Subject: Re: FSBs and mechanized documentation
From: simo <s@ssimo.org>
Date: Sat, 11 Mar 2006 03:40:53 -0500

On Sat, 2006-03-11 at 16:21 +0900, Stephen J. Turnbull wrote:
>     simo> It's not a kind of further restriction IMO.
> 
> If it's not a restriction, they should take it out of the license,
> because it's meaningless.  Or show how it is a consequence of other
> terms in the license, thus clarifying both the intent and meaning of
> those other terms.

The intent and meaning is explained very clearly in the rationale
document. There are some stupid laws that declare something to be an
"effective technological protection" where it is clear not to any expert
in the matter, as they can easily be circumvented, all the more when the
source code is public. The GPLv3 just states the obvious so that bogus
laws cannot be used to prohibit to change GPLv3 programs.

It does not mean you can't create some program, at all.

> I think it's intended as a restriction.

And the rationale clearly states what it means, you may not like it, but
at least you may try to document yourself. You generally do much better
on other arguments for what I could see in past years.

>     simo> Well, if you want to play with words you're free to do it
>     simo> all you want, I think you and others understood perfectly
>     simo> what I meant an what was my point. :-)
> 
> I understand what you think your point is; my point is that it depends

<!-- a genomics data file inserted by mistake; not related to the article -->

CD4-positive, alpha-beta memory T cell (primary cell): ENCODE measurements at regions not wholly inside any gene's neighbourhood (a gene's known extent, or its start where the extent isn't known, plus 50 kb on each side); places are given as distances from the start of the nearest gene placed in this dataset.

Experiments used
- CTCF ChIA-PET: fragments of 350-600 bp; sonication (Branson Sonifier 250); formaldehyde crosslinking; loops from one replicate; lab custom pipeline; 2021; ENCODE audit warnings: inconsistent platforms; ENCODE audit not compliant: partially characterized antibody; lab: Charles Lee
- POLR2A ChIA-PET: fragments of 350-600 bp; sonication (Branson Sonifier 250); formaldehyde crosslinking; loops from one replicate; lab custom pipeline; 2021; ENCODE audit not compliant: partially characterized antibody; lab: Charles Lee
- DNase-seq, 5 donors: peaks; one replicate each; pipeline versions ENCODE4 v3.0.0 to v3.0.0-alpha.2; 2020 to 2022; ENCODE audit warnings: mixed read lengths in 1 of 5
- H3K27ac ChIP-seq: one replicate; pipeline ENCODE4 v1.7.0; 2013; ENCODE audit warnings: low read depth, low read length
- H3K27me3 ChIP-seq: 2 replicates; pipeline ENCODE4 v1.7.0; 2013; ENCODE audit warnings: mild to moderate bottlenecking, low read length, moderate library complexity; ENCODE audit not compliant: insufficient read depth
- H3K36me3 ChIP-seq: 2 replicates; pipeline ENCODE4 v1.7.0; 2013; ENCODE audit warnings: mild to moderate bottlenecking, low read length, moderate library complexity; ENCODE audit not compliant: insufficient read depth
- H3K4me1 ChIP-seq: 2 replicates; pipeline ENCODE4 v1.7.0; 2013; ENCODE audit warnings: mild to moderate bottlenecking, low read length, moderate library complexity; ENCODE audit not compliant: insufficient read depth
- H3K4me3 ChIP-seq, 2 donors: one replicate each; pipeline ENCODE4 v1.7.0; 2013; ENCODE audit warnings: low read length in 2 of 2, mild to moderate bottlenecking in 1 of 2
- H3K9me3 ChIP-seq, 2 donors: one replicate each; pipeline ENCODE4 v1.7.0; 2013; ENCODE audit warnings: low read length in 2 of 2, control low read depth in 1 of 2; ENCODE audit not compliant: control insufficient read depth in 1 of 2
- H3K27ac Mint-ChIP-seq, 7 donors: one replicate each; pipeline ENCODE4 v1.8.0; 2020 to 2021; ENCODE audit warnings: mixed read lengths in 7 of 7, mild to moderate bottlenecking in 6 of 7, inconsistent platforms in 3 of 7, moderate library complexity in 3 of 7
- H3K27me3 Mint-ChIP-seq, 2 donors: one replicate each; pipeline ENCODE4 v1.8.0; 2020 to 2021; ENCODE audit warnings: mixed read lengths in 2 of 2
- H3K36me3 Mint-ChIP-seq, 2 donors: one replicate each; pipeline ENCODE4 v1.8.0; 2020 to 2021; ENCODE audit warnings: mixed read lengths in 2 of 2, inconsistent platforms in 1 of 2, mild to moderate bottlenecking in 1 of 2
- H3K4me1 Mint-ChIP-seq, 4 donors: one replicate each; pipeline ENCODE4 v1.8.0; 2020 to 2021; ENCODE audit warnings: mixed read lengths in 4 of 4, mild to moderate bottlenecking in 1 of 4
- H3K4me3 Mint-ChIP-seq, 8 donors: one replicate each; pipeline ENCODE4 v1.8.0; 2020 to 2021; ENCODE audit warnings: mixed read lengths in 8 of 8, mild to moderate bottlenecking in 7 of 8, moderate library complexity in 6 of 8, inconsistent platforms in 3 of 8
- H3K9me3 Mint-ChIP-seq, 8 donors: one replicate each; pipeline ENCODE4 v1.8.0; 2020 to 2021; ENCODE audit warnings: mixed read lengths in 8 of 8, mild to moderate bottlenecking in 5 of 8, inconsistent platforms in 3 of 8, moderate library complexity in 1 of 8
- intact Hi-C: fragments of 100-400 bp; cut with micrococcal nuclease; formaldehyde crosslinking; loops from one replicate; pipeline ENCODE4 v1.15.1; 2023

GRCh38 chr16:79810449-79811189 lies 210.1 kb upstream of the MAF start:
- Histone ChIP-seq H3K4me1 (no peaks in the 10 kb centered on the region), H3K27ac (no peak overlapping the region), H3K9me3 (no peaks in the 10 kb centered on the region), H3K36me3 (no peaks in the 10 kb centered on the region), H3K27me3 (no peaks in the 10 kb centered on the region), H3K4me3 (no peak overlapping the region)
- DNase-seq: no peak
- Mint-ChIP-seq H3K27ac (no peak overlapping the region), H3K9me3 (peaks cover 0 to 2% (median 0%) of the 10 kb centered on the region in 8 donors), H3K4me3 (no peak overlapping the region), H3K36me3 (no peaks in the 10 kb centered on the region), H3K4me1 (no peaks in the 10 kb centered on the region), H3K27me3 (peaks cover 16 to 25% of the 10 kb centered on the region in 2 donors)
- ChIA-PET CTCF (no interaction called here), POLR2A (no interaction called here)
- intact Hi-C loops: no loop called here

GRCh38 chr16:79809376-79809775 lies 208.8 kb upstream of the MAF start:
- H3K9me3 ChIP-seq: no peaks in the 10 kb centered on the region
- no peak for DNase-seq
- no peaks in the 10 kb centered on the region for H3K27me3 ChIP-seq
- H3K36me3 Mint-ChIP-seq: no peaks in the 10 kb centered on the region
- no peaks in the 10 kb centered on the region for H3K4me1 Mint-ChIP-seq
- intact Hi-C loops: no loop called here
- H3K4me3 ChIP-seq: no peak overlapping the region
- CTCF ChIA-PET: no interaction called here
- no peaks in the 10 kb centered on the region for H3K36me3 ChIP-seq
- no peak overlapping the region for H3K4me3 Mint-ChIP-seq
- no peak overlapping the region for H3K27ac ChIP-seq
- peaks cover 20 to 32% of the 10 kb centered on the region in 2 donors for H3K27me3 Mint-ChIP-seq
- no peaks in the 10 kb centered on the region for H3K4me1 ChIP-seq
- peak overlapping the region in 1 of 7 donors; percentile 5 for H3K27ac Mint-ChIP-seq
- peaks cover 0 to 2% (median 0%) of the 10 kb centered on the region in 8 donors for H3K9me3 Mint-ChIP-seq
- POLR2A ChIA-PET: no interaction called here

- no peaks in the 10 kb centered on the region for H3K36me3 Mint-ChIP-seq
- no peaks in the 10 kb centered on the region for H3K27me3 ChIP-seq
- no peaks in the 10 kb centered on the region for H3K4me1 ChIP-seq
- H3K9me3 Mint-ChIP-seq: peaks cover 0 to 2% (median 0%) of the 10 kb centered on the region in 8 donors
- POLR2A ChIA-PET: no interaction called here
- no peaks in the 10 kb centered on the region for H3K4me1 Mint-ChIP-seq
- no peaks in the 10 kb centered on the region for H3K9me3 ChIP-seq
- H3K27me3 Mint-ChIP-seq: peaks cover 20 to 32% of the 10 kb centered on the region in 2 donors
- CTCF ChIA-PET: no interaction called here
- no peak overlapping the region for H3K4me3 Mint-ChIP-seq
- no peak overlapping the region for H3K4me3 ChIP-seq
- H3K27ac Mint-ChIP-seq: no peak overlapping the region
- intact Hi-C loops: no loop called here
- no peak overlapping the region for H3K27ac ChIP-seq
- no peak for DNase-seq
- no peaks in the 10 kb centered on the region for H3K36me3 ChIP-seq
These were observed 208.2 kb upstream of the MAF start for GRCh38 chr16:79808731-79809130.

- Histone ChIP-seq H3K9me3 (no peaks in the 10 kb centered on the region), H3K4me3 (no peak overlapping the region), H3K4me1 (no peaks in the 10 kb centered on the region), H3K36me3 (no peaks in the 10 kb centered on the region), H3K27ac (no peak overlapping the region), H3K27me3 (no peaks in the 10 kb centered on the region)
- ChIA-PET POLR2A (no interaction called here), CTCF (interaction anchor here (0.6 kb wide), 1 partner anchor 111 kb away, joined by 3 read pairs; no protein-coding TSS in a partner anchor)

> on a contradiction prima facie.  If you want to be taken seriously by
> those who *don't* drink your Kool-Aid---and isn't that what we're all
> here for?---you need to present definitions that are internally
> consistent.

I am not here to discuss definitions about things that are very well
understood worldwide, a proprietary license is generally referred to any
license that is a non-free software license.

>     simo> Well let me decide whether my opinions stand correct or
>     simo> not. Personally, as a GNU GPL user, I welcome the v3
>     simo> provisions. They defend my rights against thieves as I call
>     simo> people that try all the way to use my works by trying to
>     simo> circumvent the license I choose.
> 
> "Your" works?  Why, you're starting to sound like a proprietor!

No, I am a right holder, there is a difference. Property is about
physical things, for immaterial things we generally speak of rights.

> Of course, I consider that a perfectly valid reason to use the GPL, or
> GPLv3: because you want to enforce your will with respect to your
> creations.
> 
>     simo> [DRMs] are effective in denying freedom to the vast majority
>     simo> of users.
> 
> You simply don't know that.  It's quite possible that the vast
> majority of users would freely choose to submit to such restrictions,
> if the alternative were that they had to give up their Windows and Mac
> boxes and use Linux instead.  In fact, if you believe that
> representative democracy means anything at all, in the U.S. they did.

How you can derive any opinion of mine about democracy from the phrase
above mentioned is a mystery to me. If you think you can make your
points by trying to attack me personally feel free to do that alone, I'm
not going to argue with someone that is not able to maintain calm in a
rational discussion, next time you will call me a bloody communist.

Freely choosing to enter a jail doesn't mean your stay free, and sooner
or letter you will get to regret the decision you made.

As an U.S. president said once: "Those who deny freedom to others
deserve it not for themselves". He must have had disbelief in
representative democracy too ...

> And after all, they are free to choose GNU versions of (much of) the
> software they'd like to use, unencumbered by DRM.

Unless the hardware make them impossible to run such software, but this
is another argument, and we are getting probably way out of topic.
I consider the thread closed.